the demolition of social insurance for the 99.9%. They do not share
most of the same economic goals as the guy wearing the "Put The
White Back in the White House" t-shirt at a Romney rally. Yet rage
and paranoia paradoxically bind these billionaires and white male
small business owners and contractors: see, for example the Adelson
owned newspaper in Israel's headline after Obama's victory,
"Socialism Comes To America."
The historian Steven Fraser has called the modern Right's proprietary
and gendered authority over both the workplace and the family unit,
"family capitalism." Family capitalism is a shared value system of
both the billionaires and the base. [ . . . ]
Bridging the gap between the rich and the ranks is the professional
activist class that puts forth lunatic politicians like Steve King
and Michelle Bachmann, and the conservative entertainment complex
of Fox News, Rush Limbaugh and Matt Drudge.
The three rings of this circus -- the paranoid billionaires, the
activist and media crackpots, and the resentful elderly and white
men (and, frequently, their spouses) -- are tied so tightly that it
would destroy the party if the links were broken.
I suppose I could inaugurate a section on truly stupid ideas,
like Kevin Drum's nomination of
Mitt Romney for Treasury Secretary:
"How much friendler toward banks could he be than Tim Geithner?"
Is that the standard to look for? And I thought Erskine Bowles
was a bad idea.
Haven't found anything useful yet on the Petraeus-Broadwell affair,
but it strikes me as something of more than prurient interest: no
general since MacArthur has worked so assiduously and successfully
at courting the press than Petraeus (unless it was Colin Powell,
who if he did managed the feat much less conspicuously) but did
you really expect him to stoop this low? At this point, Broadwell's
motives are less clear, especially with all the innuendo, but the
least one can say is that she went well beyond professionalism to
get the story -- or a story, the one that promoted her source's
Reading Chandrasekaran's recent book on Afghanistan makes it
clear that Petraeus threw his COIN strategy under the bus as soon
as he was dropped into his protégé McChrystal's command post,
then he hastened his exit before he could get excessively tarred
with the war's utter failure. It was only a matter of time before
history caught up with one of the great frauds of our time.
Still, surprise that the tabloids got him first.
Also, a few links for further study:
Charles Duhigg/Steve Lohr: The Patent, Used as a Sword:
Long piece on the evils of patents, especially software and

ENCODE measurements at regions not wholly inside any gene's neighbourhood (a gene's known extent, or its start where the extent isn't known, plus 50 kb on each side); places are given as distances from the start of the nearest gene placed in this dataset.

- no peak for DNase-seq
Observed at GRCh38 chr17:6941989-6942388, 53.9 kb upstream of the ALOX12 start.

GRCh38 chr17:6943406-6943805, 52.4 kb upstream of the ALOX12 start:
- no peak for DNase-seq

design patents used in smart phones. I'm personally much more
negative about patents than the authors. I'd get rid of them
even if the result is that nothing new ever gets invented.
But, of course, that wouldn't be the result. The result would
be that no one ever gets sued for inventing something that
someone else has some vague legal claim to. And another result
would be that companies couldn't extort rents from customers,
especially in health care where patented products are claimed
to be lifesaving.
Mark Lilla: The Great Disconnect: Review of Charles R. Kesler's
book, I Am the Change, what Lilla calls "a cheap inflationary
takedown" of Obama, contrasting the book to the more "deflationary"
takedowns typical of right-wingers like Dinesh D'Souza. Kesler accuses
Obama of Hegelianism and finds the missing link in Woodrow Wilson,
while Lilla is so desperate to find a rational conservative counter
to his centrism that he follows him down the rat hole. Lilla even
starts out with an attempt to paint Nixon as the socialist Obama
isn't, an amusing little bit of bullshit. No need to quote this
stuff -- I'm bookmarking it because I'm morbidly fascinated with
right-wing books on Obama. But what I will quote is Denis Clifford's
"The level of political discourse has dropped," Mark Lilla says
(Up Front, Sept. 30), and his review contributes mightily to
diminishing it. He claims that "the Great Society's liberal
architects vastly overreached and overpromised," without mentioning
that the Vietnam War, so vehemently pursued by many of President
Lyndon Johnson's "liberal architects," ruined the hopes of the
Great Society domestic policies. We'll never know what might have
happened in America if those "best and brightest" hadn't made their
first priority the insanity of the Vietnam War.
Nate Silver: As Nation and Parties Change, Republicans Are at an Electoral
College Disadvantage: Seems like it's long been the other way, what
with the Republican domination of the small mountain states and their
disproportionate power in the Senate. Plus you hate to give Republicans
even a whiff of a notion that they're victimized by something structural.
But I have to admire how artfully Silver puts his chart together. The
other thing this shows is while Democrats are effective where they
bother to compete, they don't have a lot of obvious options for growth --
with Missouri and Indiana sunk, and the deep south still locked in the
white column, maybe Arizona or Montana?
Drew Westen: America's Leftward Tilt?: From before the election,
argues that both candidates became more popular when they moved toward